Gilead challenges Government over patents on preventative HIV drug Truvada

pharmafile | August 22, 2019 | News story | Research and Development, Sales and Marketing AIDS, CDC, Gilead, HIV, IP, PrEP, Truvada, government, patents 

Gilead is challenging the US Government’s patents on PrEP drug Truvada.

The Foster City firm has submitted a challenge to the US Patents and Trademark Office (PTO) over the Department of Health and Human Service (HHS) patent on preventative HIV drug Truvada.

In a statement from August 21, Gilead said: “We strongly believe that the patents granted to HHS since 2015 for PrEP and PEP are not valid.”

The challenge comes after Gilead CEO Daniel O’Day was questioned over the price of Truvada at a US congressional hearing in May 2019. Truvada currently costs more than $21,000 a year in the United States.

While Gilead developed Truvada as a treatment for HIV, the CDC have a patent on the drug’s use as a pre-exposure prophylaxis after its ability to prevent transmission of HIV was discovered in a government funded study in a CDC primate research lab in Atlanta. As of yet, Gilead has not come to an agreement with the Government over royalties on Truvada.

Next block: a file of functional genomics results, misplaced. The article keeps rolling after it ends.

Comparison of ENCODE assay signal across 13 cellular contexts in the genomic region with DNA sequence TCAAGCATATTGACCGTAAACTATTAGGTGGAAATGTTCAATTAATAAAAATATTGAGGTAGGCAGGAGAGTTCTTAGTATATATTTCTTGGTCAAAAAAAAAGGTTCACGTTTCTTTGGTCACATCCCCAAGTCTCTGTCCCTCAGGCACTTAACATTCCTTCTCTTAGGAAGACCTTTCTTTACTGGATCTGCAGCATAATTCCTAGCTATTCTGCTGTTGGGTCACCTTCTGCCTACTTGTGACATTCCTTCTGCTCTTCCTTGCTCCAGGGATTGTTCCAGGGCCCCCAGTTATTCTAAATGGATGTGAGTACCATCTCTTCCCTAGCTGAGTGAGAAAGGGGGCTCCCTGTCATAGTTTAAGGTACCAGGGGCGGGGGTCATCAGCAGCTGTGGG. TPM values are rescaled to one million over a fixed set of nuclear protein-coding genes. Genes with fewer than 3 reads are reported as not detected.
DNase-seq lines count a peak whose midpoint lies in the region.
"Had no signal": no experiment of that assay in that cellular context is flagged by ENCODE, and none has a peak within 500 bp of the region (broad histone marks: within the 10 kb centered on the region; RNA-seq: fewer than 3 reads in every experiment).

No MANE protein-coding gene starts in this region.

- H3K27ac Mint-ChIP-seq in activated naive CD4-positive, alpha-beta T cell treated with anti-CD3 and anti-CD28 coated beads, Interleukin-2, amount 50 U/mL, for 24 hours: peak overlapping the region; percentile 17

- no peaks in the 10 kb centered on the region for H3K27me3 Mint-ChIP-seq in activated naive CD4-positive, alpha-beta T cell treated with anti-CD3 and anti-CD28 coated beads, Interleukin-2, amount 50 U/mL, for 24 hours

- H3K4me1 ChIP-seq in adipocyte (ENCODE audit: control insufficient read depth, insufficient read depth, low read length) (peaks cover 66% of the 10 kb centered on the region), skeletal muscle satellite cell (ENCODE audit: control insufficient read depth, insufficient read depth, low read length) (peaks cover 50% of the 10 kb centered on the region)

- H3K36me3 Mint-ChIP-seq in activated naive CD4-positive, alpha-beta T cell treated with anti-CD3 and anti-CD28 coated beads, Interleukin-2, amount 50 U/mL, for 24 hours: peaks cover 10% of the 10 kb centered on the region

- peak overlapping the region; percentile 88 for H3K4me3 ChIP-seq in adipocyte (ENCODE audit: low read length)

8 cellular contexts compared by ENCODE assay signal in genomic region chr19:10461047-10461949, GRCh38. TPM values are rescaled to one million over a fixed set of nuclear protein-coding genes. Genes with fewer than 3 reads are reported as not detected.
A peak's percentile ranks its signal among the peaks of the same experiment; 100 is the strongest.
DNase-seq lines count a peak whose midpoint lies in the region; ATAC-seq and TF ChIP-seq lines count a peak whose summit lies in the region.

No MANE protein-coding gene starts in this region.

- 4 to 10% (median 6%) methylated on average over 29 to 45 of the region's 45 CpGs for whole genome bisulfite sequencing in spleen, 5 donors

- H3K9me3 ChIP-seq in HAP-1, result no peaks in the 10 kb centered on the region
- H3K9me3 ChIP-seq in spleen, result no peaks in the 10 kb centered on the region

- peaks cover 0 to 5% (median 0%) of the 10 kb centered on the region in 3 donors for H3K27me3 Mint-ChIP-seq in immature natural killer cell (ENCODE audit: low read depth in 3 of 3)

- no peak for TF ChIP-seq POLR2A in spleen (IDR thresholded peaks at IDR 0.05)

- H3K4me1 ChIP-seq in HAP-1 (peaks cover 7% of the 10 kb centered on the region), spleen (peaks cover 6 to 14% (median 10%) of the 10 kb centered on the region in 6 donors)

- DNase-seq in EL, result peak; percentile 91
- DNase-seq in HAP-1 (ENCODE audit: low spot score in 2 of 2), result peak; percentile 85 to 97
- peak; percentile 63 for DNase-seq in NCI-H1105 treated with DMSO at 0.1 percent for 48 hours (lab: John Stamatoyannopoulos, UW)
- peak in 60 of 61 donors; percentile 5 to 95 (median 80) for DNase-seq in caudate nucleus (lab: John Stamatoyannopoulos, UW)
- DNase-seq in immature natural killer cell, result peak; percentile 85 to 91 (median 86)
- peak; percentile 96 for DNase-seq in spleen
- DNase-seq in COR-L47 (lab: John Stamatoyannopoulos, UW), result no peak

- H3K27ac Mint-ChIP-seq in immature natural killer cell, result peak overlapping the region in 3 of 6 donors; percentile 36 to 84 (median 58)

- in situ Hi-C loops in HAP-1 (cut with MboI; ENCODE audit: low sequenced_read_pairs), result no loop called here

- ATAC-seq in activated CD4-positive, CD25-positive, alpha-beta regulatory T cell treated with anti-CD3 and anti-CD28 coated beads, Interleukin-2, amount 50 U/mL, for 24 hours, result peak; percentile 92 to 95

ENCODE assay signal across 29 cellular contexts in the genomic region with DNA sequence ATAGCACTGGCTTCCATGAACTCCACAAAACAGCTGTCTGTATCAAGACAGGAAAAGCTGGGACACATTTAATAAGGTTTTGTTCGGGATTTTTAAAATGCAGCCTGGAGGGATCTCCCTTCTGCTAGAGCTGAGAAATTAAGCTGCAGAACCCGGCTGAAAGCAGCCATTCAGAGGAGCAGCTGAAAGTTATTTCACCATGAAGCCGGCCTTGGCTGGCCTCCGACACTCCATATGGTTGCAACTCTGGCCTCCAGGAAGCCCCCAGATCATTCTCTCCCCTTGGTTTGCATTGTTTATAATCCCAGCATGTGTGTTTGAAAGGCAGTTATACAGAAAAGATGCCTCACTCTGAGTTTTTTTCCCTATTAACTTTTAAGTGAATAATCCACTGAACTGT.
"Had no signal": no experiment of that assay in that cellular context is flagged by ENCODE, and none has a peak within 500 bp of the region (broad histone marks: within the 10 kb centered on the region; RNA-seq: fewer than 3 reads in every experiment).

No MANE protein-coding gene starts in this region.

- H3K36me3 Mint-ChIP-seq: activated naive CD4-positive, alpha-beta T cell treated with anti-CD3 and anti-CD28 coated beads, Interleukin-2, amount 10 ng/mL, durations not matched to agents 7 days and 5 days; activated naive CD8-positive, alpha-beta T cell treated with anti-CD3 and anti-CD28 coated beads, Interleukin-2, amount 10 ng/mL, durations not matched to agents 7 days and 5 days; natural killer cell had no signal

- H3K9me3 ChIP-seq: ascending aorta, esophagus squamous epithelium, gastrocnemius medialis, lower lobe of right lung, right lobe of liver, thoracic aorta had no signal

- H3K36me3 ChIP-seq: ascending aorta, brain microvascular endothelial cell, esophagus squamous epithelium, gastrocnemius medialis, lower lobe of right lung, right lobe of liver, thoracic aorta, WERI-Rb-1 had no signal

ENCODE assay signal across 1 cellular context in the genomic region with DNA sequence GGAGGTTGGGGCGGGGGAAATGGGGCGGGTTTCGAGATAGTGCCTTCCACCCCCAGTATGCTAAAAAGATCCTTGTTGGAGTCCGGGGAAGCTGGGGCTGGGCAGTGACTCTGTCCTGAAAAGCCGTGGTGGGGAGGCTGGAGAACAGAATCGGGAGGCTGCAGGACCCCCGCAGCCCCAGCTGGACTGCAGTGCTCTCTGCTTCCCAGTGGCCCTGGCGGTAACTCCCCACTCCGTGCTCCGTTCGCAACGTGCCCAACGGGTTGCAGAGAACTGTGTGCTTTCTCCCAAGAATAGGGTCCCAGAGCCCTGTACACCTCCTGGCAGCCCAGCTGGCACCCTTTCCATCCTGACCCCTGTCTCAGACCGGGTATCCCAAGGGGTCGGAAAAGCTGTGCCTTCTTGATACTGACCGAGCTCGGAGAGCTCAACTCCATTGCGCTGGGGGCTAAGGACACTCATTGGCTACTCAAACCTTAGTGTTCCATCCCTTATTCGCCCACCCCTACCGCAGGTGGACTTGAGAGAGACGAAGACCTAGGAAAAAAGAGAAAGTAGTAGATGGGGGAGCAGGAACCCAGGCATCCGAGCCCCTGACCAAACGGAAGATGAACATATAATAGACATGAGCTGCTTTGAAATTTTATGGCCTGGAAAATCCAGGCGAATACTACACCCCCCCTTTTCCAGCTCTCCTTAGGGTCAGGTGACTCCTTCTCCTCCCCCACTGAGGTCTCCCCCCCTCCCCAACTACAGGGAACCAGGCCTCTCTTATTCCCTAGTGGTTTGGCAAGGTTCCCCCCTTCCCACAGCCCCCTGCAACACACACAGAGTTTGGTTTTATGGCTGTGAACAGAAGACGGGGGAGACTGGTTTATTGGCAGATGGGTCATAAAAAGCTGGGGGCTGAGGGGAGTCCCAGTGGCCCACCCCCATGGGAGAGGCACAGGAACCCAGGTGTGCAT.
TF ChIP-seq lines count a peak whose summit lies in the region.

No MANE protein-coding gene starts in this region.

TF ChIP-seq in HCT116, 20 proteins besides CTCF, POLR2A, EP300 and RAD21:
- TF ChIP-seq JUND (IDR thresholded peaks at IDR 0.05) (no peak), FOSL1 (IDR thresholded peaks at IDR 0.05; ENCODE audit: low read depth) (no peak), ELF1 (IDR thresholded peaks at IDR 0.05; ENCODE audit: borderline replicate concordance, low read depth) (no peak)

The researchers who discovered Truvada’s use as PrEP, Dr Robert Grant, from the University of California and Dr Thomas Folks from the CDC, also received $50 million in federal funding for their research. Gilead provided the researchers with free samples of Truvada.

Now, the challenge to the CDC’s patent comes as Gilead claim that “Published materials clearly show that well before HHS claims to have invented the concepts of PrEP and PEP in 2006, others had conceived of using an antiretroviral therapy, including Truvada… for both forms of prophylaxis.”

The statement claims that “guidelines published in 2004 recommended administering combination antiretrovirals — including Truvada — to certain categories of “high risk” individuals before an HIV exposure, while the Center for Disease Control and Prevention’s (CDC) own 2005 guidelines recommended Truvada for prophylaxis immediately after exposure.”

Louis Goss

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